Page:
“Washington’s Climate Commitment Act is the cause of the highest gas prices in the nation and is disproportionately affecting those with lower incomes,” Braun continued.

The cap-and-invest program sets a limit on overall carbon emissions in the state. Businesses emitting more than 25,000 metric tons of greenhouse gases a year are required to obtain carbon allowances equal to their covered greenhouse gas emissions which are purchased through quarterly auctions hosted by the Department of Ecology, or bought and sold on a secondary market. Businesses not complying with the CCA program will be fined up to $50,000 per violation, per day by the Department of Ecology.

The state estimates approximately 75% of statewide greenhouse gas emissions will be covered under this cap-and-invest scheme. As of August, Washington state has received $1.213 billion in revenues from the three greenhouse gas allowance auctions with a fourth auction scheduled for December 6, 2023. An additional $184 million in revenue was collected on behalf of eligible electric and gas utilities to provide credits to customers for increased costs.

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On Thursday, December 22, 2022, state regulators approved hundreds of millions of dollars in rate increases for Puget Sound Energy (PSE) electric and natural gas customers that took effect on January 1, 2023. The three settlements address issues around establishing the company’s overall revenue requirement; credits for customers of PSE’s Green Direct program, which provides clean power to corporate and government customers; and the recovery of costs for a portion of the Tacoma Liquified Natural Gas Facility.  

PSE is not allowed to profit from the natural gas it purchases for customers, and the Purchase Gas Adjustment (PGA) is the regulatory tool PSE uses to reflect the changing purchase costs of natural gas. In November of 2022, PSE used PGA to implement a 17 percent increase on customers.

In September of 2023, PSE announced that its natural gas customers will see higher rates reflected on their monthly bills, resulting from costs incurred by PSE to purchase allowances to cover greenhouse gas emissions and comply with the cap-and-invest program. On November 1, PSE increased natural gas rates by an overall average of 2.13% percent, to recover costs from January 1, 2023, through September 30, 2023, for the costs to comply with the Cap-and-Invest Program. However, because projected natural gas purchase costs are anticipated to lower, according to PSE, also starting in November, it has lowered overall gas costs to customers by an average of 24.20 percent. PSE is still determining impacts to electric customers.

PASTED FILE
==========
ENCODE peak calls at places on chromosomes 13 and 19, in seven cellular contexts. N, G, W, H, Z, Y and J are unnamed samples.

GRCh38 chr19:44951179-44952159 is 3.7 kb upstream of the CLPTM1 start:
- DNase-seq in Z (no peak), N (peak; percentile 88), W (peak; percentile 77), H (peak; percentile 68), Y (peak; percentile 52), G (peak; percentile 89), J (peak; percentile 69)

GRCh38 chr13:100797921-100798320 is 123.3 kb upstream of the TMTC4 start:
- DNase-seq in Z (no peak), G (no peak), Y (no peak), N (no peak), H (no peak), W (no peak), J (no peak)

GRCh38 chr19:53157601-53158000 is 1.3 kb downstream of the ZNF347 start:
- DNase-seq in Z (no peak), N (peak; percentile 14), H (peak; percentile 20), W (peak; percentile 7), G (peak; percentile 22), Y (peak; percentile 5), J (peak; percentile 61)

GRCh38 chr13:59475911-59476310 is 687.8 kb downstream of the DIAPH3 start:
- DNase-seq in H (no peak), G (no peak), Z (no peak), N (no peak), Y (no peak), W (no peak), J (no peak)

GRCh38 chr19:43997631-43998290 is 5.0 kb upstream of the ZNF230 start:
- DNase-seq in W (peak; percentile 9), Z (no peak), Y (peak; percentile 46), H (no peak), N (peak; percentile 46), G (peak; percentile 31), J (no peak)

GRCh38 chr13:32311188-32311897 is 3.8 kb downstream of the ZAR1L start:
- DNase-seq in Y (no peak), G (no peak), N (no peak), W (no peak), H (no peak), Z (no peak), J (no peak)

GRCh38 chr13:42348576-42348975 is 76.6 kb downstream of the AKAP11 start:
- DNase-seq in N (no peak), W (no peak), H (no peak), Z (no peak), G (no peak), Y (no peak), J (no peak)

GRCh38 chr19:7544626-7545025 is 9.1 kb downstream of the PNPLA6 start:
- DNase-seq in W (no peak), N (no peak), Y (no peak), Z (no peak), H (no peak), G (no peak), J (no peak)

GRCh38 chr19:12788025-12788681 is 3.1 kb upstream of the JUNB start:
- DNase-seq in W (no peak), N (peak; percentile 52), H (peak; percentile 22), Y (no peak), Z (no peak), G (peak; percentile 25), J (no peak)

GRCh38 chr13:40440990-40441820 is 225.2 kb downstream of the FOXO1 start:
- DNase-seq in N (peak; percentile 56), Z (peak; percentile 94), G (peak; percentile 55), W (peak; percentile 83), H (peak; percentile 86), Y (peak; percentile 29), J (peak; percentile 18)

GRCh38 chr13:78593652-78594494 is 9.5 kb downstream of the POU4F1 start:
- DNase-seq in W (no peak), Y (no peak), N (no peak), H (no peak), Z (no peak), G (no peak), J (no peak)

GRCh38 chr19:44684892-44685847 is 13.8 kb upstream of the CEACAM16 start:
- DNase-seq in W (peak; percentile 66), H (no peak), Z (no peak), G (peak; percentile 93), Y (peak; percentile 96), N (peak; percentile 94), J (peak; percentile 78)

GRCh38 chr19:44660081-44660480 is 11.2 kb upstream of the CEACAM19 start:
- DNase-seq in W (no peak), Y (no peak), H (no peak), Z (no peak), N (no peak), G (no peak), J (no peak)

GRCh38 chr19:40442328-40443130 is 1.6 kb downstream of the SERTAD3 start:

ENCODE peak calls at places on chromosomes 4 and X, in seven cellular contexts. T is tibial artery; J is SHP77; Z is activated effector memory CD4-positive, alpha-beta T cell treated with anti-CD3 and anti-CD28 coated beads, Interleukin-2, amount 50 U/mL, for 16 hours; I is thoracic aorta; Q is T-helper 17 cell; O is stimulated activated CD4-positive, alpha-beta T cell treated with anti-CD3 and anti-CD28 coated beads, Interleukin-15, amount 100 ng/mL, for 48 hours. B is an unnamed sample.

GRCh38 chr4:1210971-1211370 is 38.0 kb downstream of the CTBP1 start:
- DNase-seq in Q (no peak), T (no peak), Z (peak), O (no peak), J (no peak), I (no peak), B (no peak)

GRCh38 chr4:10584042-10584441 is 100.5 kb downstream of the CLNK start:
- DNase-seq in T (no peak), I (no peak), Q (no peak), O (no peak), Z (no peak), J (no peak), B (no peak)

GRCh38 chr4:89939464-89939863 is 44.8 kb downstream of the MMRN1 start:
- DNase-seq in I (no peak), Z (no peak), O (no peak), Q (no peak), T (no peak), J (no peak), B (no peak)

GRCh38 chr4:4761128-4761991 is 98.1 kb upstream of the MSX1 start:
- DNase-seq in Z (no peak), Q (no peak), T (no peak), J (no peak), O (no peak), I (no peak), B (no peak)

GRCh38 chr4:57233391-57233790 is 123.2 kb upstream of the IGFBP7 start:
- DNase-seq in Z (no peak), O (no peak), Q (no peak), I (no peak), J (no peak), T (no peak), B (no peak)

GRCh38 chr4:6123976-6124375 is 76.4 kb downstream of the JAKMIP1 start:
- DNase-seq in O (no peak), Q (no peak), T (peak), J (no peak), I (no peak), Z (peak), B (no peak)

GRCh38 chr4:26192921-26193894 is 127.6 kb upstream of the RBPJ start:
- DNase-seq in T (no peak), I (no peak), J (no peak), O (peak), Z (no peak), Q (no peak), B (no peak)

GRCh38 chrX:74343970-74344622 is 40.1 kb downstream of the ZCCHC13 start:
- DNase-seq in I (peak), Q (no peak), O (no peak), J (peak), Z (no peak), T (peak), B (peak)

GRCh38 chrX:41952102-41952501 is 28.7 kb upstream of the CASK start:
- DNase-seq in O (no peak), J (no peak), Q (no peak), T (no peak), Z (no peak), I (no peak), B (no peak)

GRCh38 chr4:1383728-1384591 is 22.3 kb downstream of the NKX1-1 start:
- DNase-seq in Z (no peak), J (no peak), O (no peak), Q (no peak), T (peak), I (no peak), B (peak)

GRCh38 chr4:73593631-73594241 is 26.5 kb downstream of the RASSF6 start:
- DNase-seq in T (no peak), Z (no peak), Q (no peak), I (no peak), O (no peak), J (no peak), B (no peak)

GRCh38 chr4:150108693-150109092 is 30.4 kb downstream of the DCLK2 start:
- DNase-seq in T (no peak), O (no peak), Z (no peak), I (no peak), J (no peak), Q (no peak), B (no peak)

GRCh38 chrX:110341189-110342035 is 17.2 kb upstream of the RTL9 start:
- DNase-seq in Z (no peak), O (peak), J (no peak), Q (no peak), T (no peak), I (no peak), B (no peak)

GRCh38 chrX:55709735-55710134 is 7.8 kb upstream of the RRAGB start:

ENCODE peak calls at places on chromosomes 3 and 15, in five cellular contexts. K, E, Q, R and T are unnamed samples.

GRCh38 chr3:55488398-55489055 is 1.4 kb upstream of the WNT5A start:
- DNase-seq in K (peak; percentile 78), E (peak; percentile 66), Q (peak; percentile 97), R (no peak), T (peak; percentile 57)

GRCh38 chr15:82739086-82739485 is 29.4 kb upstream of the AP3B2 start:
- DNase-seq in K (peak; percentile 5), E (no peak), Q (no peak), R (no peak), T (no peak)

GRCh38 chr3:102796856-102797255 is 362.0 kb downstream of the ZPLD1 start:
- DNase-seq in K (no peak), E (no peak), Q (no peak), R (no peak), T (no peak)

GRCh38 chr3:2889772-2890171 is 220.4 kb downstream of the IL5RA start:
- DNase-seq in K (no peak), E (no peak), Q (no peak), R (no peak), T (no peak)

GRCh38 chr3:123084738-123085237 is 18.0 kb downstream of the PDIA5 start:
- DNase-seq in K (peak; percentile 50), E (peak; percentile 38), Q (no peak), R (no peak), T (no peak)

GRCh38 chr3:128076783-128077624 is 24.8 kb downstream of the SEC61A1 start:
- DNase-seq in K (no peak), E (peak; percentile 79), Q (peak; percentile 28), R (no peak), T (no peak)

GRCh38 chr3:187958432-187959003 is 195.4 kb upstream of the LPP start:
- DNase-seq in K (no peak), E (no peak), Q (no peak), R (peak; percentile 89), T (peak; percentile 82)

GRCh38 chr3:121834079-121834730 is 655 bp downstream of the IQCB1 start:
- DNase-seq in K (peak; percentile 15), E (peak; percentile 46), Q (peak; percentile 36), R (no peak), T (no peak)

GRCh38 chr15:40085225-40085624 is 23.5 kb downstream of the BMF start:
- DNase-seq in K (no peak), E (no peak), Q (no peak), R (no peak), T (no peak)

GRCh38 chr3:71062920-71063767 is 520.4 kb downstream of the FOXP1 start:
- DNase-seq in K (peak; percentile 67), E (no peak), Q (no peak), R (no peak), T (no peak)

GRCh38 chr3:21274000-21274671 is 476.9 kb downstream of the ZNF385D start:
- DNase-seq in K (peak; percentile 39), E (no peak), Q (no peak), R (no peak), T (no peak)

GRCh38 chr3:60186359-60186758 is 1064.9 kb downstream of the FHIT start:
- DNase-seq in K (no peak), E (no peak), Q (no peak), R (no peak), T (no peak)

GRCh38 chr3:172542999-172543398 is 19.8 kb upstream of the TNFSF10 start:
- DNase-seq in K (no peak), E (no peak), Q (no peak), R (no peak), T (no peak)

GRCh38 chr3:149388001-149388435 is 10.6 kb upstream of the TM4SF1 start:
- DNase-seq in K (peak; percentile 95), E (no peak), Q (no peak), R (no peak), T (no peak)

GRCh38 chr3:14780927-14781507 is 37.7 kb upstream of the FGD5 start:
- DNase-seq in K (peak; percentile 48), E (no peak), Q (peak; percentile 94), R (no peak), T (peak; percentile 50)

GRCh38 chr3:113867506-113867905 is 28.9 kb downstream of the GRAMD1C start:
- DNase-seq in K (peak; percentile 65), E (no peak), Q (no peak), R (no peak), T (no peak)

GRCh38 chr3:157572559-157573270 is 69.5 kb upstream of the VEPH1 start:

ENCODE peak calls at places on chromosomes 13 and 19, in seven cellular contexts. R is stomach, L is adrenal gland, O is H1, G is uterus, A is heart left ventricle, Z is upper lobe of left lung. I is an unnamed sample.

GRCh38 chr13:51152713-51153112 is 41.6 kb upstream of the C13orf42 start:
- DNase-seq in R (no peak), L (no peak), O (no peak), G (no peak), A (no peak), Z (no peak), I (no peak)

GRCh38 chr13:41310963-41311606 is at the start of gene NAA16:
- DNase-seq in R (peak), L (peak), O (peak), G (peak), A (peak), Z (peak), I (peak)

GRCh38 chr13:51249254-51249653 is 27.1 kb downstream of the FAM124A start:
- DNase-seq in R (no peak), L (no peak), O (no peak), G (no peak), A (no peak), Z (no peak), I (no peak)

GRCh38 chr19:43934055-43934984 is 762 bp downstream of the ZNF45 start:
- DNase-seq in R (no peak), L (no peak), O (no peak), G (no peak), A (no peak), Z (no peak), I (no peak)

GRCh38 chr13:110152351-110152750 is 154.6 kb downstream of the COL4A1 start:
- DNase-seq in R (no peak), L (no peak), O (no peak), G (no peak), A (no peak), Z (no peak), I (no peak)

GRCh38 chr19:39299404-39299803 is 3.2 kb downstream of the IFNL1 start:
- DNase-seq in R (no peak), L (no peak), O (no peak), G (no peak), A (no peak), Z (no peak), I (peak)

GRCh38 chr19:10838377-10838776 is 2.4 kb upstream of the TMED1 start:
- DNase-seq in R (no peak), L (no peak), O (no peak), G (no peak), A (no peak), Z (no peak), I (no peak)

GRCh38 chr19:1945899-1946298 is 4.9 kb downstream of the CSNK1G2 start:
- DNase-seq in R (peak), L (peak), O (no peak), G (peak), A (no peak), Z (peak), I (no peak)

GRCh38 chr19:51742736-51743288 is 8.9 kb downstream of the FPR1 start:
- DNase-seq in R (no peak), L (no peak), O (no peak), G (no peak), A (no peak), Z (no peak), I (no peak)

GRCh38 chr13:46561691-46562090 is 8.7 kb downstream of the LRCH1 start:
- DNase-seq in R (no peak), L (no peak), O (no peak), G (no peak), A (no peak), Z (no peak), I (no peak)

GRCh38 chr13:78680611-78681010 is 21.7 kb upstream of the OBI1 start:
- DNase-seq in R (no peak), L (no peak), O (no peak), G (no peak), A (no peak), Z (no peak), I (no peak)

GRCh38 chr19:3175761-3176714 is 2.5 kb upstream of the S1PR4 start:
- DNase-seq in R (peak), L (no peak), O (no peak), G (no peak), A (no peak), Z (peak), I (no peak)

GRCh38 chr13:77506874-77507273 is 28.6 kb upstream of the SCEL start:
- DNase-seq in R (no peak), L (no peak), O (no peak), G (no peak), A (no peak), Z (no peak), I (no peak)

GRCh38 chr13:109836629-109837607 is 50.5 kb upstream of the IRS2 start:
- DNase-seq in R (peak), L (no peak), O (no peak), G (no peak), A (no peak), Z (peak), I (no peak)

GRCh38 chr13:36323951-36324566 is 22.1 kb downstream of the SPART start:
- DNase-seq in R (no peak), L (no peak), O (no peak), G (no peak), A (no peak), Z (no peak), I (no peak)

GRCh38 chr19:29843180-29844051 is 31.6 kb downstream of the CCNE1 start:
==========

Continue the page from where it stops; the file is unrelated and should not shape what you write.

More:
Currently thirteen states have adopted carbon pricing policies: California, Connecticut, Delaware, Maine, Maryland, Massachusetts, New Hampshire, New Jersey, New York, Rhode Island, Vermont, Virginia, and Washington.

Historically, Washingtonians have overwhelmingly rejected carbon pricing policies—in 2016 with I-732 at 59.25%, and in 2018 with I-1631 at 56.56%. According to the Washington State Public Disclosure Commission, a total of $2.7 million was spent by committees for and against I-732; whereas in 2018, that amount jumped to $47.9 million — $16.42 million in support and $31.58 million against.

If I-1631 would have passed, and assuming emissions would remain at 2019 levels of 102 million metric tons (the latest state reported data according to KING5), from 2020 to the end of 2023, the state would have received $7.344 billion in revenues to fund various environmental projects such as clean energy infrastructure and to increase the resiliency of water and forest resources.

Heywood shared with Kruse that although he is currently receiving vitriol from opponents simply for exercising his free speech rights, he will not be deterred.

“If you are commuting 30, 40, 50 miles a day, this law hits you every single day,” said Heywood.

Let’s Go Washington is currently collecting signatures on five other statewide initiatives which are:

Residents can sign any or all petitions at one of over 150 locations across the state. In Snohomish County, those locations are the following:

  • Family Policy Institute, 16108 Ash Way #107, Lynnwood, WA, 425-608-0242
  • Pulse for Health, North Kelsey Street, Monroe, WA
  • Sound Loan, Wetmore Ave, Everett, WA

The team at Let’s Go Washington are confident they will get all six statewide initiatives on the November ballot saying that these issues are popular with Washingtonians. The group’s deadline to turn in signatures for the remaining five initiatives is December 29, 2023.

To learn more visit https://letsgowashington.com/, email contact@letsgowa.com, or call 425-403-8185.